Protect the Owyhee Canyonlands Oregon - Mountain Buzz
 



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Old 03-23-2016   #1
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Protect the Owyhee Canyonlands Oregon



Protect the Owyhee Canyonlands Oregon

At the heart of southeastern Oregon lies a wild, rugged landscape carved by the Owyhee River and lined with steep basalt walls. Oregonís Owyhee Canyonlands embodies the iconic American West defined by wide open spaces, deep river canyons, and rolling sagebrush hills. Itís home to the nationís largest herd of bighorn sheep, native trout, raptors and the imperiled Greater sage-grouse, and a treasure trove of human history and culture.
But Oregonís Owyhee Canyonlands encompass the largest unprotected wild area in the lower 48 states. Remoteness will no longer preserve the Owyhee: development pressure and impacts are coming. Damage from irresponsible ATV use is already here, and mining could be next.
Please, take a moment today to act to protect these truly spectacular wildlands and rivers. Let Senators Wyden and Merkley know that you support safeguarding this magnificent landscape. Remember, your message is even more powerful if you personalize it.
Thank you for your support.

Oregon League of Conservation Voters
https://act.myngp.com/Forms/-3735453...04027250180096
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Old 03-25-2016   #2
 
Portland, Oregon
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Learn more about the Owyhee here
Owyhee Canyonlands
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Old 03-25-2016   #3
 
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Thanks for posting guys. I learned about the campaign to protect the Owyhee Canyonlands through the Keen Live Monumental campaign. I assume you guys are pushing for Monument designation through the Antiquities Act? Hopefully you are part of the "Friends Grassroots Network" setup by Conservation Lands Foundation...

Feel free to let me know if there is anything specific Friends of Browns Canyon can do to assist.

Logan
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Old 03-25-2016   #4
Shapp
 
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As soon as it gets designated, prepare to have to apply for a lottery permit and pay a fee which will only partially cover the cost to implement the system to charge people to get a lottery permit
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Old 03-26-2016   #5
 
Southern, Oregon
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"Remoteness will no longer preserve the Owyhee: development pressure and impacts are coming. Damage from irresponsible ATV use is already here, and mining could be next".


A 2.5 million acre monument due to the above listed speculation and atv damage.... I looked at the other web page someone posted and it doesn't describe much if any issue either. There are laws in place to deal with those that cause resource damage. And remoteness is a reality out there. I doubt Oregonians in the region will support this...but then again it won't be up to them will it...
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Old 03-26-2016   #6
 
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Quote:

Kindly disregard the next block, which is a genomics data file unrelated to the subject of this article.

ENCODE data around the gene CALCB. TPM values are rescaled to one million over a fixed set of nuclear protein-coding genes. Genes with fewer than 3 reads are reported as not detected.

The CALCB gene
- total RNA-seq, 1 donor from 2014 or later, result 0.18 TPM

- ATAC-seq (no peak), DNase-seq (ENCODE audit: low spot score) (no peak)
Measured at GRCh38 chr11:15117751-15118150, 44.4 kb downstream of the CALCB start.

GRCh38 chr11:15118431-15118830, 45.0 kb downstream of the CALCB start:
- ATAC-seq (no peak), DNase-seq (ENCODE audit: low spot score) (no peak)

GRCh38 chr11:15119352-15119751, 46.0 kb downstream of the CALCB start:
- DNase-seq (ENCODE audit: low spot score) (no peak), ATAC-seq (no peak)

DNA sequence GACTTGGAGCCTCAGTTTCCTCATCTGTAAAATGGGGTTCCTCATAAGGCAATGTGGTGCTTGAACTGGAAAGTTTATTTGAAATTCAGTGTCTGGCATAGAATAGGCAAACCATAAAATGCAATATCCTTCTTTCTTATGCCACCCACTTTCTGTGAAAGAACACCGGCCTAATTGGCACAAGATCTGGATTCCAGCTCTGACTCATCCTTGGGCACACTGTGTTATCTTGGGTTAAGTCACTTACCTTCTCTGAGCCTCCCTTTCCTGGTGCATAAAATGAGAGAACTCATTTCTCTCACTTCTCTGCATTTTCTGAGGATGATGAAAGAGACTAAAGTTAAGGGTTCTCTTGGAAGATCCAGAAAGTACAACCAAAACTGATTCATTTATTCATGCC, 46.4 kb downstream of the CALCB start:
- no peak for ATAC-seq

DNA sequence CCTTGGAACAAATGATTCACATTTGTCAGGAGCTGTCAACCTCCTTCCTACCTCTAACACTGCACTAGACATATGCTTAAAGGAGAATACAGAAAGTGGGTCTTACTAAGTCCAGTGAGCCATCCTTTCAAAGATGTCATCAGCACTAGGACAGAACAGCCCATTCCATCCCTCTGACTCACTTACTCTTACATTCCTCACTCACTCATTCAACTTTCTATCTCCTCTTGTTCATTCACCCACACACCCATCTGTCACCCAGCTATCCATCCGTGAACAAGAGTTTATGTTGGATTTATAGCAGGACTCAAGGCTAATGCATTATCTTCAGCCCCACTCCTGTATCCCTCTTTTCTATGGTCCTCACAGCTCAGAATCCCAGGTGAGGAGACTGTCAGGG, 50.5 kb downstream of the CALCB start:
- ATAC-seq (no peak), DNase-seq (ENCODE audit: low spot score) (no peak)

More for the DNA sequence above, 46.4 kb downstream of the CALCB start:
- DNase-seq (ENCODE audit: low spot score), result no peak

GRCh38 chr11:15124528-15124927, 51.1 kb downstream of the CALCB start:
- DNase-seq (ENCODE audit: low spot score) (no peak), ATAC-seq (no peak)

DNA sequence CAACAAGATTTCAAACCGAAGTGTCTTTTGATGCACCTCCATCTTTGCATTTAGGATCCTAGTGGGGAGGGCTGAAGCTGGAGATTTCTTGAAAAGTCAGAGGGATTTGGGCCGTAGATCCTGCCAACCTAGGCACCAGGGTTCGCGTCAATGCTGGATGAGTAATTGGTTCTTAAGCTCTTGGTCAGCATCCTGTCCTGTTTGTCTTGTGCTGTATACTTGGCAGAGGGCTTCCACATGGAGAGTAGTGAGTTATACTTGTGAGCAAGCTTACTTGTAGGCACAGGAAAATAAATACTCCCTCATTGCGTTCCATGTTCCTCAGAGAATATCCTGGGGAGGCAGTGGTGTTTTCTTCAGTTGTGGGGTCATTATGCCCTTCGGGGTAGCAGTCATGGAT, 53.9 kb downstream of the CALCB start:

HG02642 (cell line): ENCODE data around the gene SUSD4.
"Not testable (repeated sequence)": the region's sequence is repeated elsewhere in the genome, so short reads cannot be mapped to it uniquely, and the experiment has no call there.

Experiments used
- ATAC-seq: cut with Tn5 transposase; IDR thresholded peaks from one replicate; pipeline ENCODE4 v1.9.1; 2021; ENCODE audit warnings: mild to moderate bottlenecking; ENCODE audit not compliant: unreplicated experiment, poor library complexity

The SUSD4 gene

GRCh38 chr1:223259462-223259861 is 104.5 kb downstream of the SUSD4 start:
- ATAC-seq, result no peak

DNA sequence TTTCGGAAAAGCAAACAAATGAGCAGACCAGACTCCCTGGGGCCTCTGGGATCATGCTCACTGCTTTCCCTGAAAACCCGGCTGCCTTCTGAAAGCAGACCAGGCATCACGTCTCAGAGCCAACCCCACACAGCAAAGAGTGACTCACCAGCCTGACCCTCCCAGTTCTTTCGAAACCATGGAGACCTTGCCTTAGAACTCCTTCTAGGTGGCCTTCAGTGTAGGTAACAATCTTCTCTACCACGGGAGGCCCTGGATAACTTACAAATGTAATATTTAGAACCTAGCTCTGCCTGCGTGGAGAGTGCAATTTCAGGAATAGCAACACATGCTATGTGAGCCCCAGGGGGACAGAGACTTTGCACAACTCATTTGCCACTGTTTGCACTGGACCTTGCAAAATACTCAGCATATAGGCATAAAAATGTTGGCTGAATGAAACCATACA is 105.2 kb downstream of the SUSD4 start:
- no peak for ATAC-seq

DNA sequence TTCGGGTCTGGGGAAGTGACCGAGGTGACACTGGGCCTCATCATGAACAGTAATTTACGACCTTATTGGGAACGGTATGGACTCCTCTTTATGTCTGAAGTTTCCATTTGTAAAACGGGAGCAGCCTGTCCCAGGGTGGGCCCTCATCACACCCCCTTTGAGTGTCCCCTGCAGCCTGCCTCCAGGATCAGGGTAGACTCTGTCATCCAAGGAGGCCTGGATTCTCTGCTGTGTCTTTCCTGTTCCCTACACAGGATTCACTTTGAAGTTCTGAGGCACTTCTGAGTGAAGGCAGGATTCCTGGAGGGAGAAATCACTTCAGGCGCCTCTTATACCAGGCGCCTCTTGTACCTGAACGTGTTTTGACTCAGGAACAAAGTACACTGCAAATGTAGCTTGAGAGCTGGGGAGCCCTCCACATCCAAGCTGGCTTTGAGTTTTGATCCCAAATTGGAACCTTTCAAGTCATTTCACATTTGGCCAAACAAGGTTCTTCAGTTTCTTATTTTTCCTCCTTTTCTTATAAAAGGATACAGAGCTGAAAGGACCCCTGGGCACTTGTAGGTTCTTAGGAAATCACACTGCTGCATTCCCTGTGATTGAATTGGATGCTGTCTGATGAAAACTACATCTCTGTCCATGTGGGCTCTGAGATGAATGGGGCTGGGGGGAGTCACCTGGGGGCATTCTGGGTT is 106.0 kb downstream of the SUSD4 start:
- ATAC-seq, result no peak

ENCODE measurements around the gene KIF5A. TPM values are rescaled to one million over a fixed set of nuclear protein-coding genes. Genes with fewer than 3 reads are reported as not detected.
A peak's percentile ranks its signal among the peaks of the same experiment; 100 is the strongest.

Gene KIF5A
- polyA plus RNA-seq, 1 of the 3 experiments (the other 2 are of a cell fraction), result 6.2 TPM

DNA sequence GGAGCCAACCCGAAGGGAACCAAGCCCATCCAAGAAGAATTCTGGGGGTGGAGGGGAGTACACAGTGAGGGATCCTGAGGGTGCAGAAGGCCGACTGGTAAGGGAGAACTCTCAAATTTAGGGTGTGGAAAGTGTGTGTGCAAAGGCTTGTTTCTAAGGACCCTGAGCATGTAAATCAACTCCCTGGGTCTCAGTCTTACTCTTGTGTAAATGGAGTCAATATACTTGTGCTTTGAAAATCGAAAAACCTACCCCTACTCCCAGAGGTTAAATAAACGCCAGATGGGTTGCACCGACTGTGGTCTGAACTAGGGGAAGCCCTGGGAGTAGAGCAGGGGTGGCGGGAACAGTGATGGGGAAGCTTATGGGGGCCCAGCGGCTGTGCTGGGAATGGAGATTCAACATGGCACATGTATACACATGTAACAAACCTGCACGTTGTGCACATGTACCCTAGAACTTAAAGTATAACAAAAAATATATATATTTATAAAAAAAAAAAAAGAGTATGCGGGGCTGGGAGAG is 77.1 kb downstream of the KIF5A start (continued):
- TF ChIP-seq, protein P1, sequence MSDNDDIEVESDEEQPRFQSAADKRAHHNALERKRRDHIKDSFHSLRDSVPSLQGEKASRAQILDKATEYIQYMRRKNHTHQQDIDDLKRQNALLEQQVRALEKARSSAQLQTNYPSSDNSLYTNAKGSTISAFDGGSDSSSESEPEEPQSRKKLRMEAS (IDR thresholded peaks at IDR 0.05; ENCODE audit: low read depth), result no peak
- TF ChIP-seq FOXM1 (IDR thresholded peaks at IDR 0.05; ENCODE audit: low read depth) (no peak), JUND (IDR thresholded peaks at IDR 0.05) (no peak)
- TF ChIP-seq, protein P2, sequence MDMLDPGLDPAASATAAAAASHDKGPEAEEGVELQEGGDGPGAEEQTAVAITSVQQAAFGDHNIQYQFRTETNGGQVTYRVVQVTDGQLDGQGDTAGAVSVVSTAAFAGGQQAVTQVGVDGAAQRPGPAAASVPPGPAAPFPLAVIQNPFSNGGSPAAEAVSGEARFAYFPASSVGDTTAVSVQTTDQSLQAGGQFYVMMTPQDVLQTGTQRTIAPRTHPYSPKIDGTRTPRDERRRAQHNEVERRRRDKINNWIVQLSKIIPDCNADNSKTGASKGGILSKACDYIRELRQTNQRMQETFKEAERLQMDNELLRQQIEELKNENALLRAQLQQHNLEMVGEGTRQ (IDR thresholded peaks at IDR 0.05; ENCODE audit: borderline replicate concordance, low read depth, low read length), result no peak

Originally Posted by Duce View Post
I doubt Oregonians in the region will support this...but then again it won't be up to them will it...
It most certainly should be. Every Monument or National Park I have knowledge of in the last decade has had a majority of the voting public (those that are willing to engage public process and express their opinion on the matter at the proper time) in favor. Browns Canyon was consistently 75-85% in favor, and we have a lot of ranching influence here.... I'm not familiar with the communities around the proposed Owyhee Canyonlands National Monument, but I would hope that in order to achieve a permanent level of federal protection they have a comparable level of local approval.
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Old 03-26-2016   #7
 
NE, Oregon
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Doesn't look like the locals want it.

Malheur County Voters Voice A Resounding 'No' To Owyhee Monument . News | OPB
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Old 03-26-2016   #8
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the grove, Oregon
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I am all for wilderness and protected areas. I am also all for managed multiple use. I think in this case a better multiple use strategy is in order for the Owyhee country, speaking from the perspective of boating and enjoying the Owyhee lands in other ways for many years.
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Old 03-27-2016   #9
 
River City, Oregon
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Yep. Malheur Co residents had a non binding vote that was 9 to 1 against an Owyhee Canyonlands National Monument. But that was specifically for National Monument designation that wouldn't give much local input. I have a feeling NM status is a last resort if all parties can't come to some sort of compromise. I'm curious how much greater support from the locals they could get with a different protection instrument than a national monument designation. Only 30,000 people live in the entire county.

The total proposed area is aggressive and different sections of inclusion are in flux as part of the negotiation game to get some sort of protection.

The big downside I see with any sort of designation is it's an even shorter commute for a bunch more knuckleheads from Idaho and Nevada with AR-15s to come in from out of state to have another "camp out" to protest any government protection of public lands.
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